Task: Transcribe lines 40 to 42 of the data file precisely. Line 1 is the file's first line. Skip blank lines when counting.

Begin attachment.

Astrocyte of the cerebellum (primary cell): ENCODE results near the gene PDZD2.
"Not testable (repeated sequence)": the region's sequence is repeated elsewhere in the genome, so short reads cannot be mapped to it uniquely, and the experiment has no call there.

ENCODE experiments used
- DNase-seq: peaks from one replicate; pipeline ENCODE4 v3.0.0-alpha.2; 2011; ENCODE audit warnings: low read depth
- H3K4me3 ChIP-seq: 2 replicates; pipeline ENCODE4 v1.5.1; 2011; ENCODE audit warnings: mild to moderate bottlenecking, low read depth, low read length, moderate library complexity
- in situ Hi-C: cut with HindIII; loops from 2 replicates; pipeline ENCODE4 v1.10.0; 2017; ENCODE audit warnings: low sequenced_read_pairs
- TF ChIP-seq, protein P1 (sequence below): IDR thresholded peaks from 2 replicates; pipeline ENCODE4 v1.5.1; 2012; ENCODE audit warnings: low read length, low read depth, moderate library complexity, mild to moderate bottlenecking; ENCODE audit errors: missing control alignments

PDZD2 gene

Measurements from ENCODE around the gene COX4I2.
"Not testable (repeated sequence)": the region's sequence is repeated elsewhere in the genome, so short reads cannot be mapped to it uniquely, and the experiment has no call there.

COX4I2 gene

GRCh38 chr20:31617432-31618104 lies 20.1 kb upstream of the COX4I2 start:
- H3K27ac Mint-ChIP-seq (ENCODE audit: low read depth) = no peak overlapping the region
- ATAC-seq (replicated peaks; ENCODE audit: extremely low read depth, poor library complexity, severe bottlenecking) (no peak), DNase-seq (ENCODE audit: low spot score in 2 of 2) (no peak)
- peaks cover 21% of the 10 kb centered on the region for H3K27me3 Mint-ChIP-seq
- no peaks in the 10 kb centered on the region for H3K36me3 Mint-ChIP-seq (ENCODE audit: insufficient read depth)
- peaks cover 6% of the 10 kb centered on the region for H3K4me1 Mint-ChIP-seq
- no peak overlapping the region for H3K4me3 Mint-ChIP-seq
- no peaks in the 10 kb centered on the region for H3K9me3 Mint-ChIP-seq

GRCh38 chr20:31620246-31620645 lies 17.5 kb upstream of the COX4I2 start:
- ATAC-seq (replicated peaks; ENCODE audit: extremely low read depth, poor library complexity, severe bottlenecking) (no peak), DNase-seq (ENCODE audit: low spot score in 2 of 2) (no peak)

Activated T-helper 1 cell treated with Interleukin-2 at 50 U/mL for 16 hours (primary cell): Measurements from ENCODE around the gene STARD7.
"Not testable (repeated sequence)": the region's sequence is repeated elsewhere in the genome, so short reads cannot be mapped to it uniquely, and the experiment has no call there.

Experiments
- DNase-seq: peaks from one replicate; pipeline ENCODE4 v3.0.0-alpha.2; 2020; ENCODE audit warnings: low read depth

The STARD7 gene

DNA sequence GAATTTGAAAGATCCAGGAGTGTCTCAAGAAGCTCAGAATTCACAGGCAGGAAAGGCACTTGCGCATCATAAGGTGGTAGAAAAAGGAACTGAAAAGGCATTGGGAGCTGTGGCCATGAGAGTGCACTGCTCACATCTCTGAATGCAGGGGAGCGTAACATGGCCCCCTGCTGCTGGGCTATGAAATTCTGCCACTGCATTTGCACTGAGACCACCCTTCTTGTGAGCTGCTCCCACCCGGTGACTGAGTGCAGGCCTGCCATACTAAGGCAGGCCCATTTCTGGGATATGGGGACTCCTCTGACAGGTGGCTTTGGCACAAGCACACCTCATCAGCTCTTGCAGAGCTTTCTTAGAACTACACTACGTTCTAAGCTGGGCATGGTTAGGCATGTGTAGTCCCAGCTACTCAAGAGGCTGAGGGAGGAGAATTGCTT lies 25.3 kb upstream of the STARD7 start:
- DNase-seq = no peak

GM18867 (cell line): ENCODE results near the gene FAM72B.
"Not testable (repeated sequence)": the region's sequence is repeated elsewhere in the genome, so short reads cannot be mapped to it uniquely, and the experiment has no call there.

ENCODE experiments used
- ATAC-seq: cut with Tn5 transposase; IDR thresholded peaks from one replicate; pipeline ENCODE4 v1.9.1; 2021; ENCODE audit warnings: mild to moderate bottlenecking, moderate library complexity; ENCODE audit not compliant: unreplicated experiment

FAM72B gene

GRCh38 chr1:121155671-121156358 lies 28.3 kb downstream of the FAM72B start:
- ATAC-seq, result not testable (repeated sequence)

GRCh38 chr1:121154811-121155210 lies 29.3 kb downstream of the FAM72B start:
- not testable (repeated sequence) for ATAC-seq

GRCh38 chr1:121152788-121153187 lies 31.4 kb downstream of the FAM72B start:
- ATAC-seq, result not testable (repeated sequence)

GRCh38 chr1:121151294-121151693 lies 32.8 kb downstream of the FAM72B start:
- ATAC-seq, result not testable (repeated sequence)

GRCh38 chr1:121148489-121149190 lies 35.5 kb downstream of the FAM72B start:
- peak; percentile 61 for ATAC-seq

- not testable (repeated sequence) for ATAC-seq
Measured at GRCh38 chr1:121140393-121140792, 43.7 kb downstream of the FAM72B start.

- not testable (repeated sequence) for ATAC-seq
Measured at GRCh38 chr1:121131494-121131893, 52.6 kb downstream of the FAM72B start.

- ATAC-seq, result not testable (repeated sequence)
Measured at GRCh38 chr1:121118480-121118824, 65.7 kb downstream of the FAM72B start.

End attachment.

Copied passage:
GRCh38 chr1:121151294-121151693 lies 32.8 kb downstream of the FAM72B start:
- ATAC-seq, result not testable (repeated sequence)

GRCh38 chr1:121148489-121149190 lies 35.5 kb downstream of the FAM72B start: